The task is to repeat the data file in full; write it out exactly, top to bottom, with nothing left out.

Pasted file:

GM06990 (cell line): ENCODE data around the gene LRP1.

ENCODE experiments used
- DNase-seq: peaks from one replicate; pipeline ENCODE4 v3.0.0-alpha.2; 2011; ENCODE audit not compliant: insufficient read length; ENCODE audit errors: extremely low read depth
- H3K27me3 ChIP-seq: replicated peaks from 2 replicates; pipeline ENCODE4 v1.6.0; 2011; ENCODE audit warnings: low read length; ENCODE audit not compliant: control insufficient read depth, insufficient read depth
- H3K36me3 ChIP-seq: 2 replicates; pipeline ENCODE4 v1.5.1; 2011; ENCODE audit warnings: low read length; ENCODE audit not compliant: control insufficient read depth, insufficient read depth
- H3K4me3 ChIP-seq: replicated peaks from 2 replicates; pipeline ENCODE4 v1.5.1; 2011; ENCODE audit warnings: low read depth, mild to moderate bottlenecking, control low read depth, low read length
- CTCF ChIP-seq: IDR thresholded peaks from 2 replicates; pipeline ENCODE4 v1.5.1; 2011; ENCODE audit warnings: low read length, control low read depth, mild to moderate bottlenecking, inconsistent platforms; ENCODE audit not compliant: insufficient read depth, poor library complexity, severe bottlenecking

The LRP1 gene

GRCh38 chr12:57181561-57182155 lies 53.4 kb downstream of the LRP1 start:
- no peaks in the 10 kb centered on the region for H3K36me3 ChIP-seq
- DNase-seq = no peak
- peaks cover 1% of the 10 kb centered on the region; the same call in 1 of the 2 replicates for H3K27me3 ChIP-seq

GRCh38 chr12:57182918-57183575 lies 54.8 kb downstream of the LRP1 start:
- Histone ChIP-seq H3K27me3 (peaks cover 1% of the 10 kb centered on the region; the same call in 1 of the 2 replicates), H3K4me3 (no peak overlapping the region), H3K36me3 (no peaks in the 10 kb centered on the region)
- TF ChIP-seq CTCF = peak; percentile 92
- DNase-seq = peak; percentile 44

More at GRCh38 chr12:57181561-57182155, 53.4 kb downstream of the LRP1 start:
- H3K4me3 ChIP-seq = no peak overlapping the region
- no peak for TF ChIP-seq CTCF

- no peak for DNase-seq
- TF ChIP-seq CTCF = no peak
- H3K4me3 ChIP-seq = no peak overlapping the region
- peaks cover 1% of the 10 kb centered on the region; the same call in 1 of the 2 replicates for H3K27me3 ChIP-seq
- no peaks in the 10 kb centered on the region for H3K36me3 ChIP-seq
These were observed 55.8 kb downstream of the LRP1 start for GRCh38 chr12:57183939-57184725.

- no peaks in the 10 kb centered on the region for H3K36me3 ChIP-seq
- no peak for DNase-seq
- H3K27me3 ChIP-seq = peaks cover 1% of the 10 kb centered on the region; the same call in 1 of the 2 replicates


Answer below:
GM06990 (cell line): ENCODE data around the gene LRP1.

ENCODE experiments used
- DNase-seq: peaks from one replicate; pipeline ENCODE4 v3.0.0-alpha.2; 2011; ENCODE audit not compliant: insufficient read length; ENCODE audit errors: extremely low read depth
- H3K27me3 ChIP-seq: replicated peaks from 2 replicates; pipeline ENCODE4 v1.6.0; 2011; ENCODE audit warnings: low read length; ENCODE audit not compliant: control insufficient read depth, insufficient read depth
- H3K36me3 ChIP-seq: 2 replicates; pipeline ENCODE4 v1.5.1; 2011; ENCODE audit warnings: low read length; ENCODE audit not compliant: control insufficient read depth, insufficient read depth
- H3K4me3 ChIP-seq: replicated peaks from 2 replicates; pipeline ENCODE4 v1.5.1; 2011; ENCODE audit warnings: low read depth, mild to moderate bottlenecking, control low read depth, low read length
- CTCF ChIP-seq: IDR thresholded peaks from 2 replicates; pipeline ENCODE4 v1.5.1; 2011; ENCODE audit warnings: low read length, control low read depth, mild to moderate bottlenecking, inconsistent platforms; ENCODE audit not compliant: insufficient read depth, poor library complexity, severe bottlenecking

The LRP1 gene

GRCh38 chr12:57181561-57182155 lies 53.4 kb downstream of the LRP1 start:
- no peaks in the 10 kb centered on the region for H3K36me3 ChIP-seq
- DNase-seq = no peak
- peaks cover 1% of the 10 kb centered on the region; the same call in 1 of the 2 replicates for H3K27me3 ChIP-seq

GRCh38 chr12:57182918-57183575 lies 54.8 kb downstream of the LRP1 start:
- Histone ChIP-seq H3K27me3 (peaks cover 1% of the 10 kb centered on the region; the same call in 1 of the 2 replicates), H3K4me3 (no peak overlapping the region), H3K36me3 (no peaks in the 10 kb centered on the region)
- TF ChIP-seq CTCF = peak; percentile 92
- DNase-seq = peak; percentile 44

More at GRCh38 chr12:57181561-57182155, 53.4 kb downstream of the LRP1 start:
- H3K4me3 ChIP-seq = no peak overlapping the region
- no peak for TF ChIP-seq CTCF

- no peak for DNase-seq
- TF ChIP-seq CTCF = no peak
- H3K4me3 ChIP-seq = no peak overlapping the region
- peaks cover 1% of the 10 kb centered on the region; the same call in 1 of the 2 replicates for H3K27me3 ChIP-seq
- no peaks in the 10 kb centered on the region for H3K36me3 ChIP-seq
These were observed 55.8 kb downstream of the LRP1 start for GRCh38 chr12:57183939-57184725.

- no peaks in the 10 kb centered on the region for H3K36me3 ChIP-seq
- no peak for DNase-seq
- H3K27me3 ChIP-seq = peaks cover 1% of the 10 kb centered on the region; the same call in 1 of the 2 replicates